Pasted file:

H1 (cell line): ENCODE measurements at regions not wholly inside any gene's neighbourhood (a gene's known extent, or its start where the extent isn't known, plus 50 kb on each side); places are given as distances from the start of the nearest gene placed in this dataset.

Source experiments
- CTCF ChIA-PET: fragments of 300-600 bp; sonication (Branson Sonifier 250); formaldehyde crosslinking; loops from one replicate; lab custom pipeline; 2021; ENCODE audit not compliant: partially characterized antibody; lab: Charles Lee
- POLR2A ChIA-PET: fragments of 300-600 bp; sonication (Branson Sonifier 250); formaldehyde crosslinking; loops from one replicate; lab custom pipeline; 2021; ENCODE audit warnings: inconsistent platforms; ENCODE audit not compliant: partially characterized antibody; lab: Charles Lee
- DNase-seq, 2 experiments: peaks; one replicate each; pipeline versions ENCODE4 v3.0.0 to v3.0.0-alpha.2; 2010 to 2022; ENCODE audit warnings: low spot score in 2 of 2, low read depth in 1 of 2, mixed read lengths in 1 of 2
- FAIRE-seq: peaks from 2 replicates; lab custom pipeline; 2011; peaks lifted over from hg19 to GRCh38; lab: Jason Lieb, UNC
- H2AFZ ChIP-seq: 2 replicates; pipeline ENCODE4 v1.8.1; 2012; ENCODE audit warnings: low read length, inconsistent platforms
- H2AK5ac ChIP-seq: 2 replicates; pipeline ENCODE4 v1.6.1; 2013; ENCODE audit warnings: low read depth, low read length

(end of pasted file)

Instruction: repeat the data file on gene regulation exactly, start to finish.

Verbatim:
H1 (cell line): ENCODE measurements at regions not wholly inside any gene's neighbourhood (a gene's known extent, or its start where the extent isn't known, plus 50 kb on each side); places are given as distances from the start of the nearest gene placed in this dataset.

Source experiments
- CTCF ChIA-PET: fragments of 300-600 bp; sonication (Branson Sonifier 250); formaldehyde crosslinking; loops from one replicate; lab custom pipeline; 2021; ENCODE audit not compliant: partially characterized antibody; lab: Charles Lee
- POLR2A ChIA-PET: fragments of 300-600 bp; sonication (Branson Sonifier 250); formaldehyde crosslinking; loops from one replicate; lab custom pipeline; 2021; ENCODE audit warnings: inconsistent platforms; ENCODE audit not compliant: partially characterized antibody; lab: Charles Lee
- DNase-seq, 2 experiments: peaks; one replicate each; pipeline versions ENCODE4 v3.0.0 to v3.0.0-alpha.2; 2010 to 2022; ENCODE audit warnings: low spot score in 2 of 2, low read depth in 1 of 2, mixed read lengths in 1 of 2
- FAIRE-seq: peaks from 2 replicates; lab custom pipeline; 2011; peaks lifted over from hg19 to GRCh38; lab: Jason Lieb, UNC
- H2AFZ ChIP-seq: 2 replicates; pipeline ENCODE4 v1.8.1; 2012; ENCODE audit warnings: low read length, inconsistent platforms
- H2AK5ac ChIP-seq: 2 replicates; pipeline ENCODE4 v1.6.1; 2013; ENCODE audit warnings: low read depth, low read length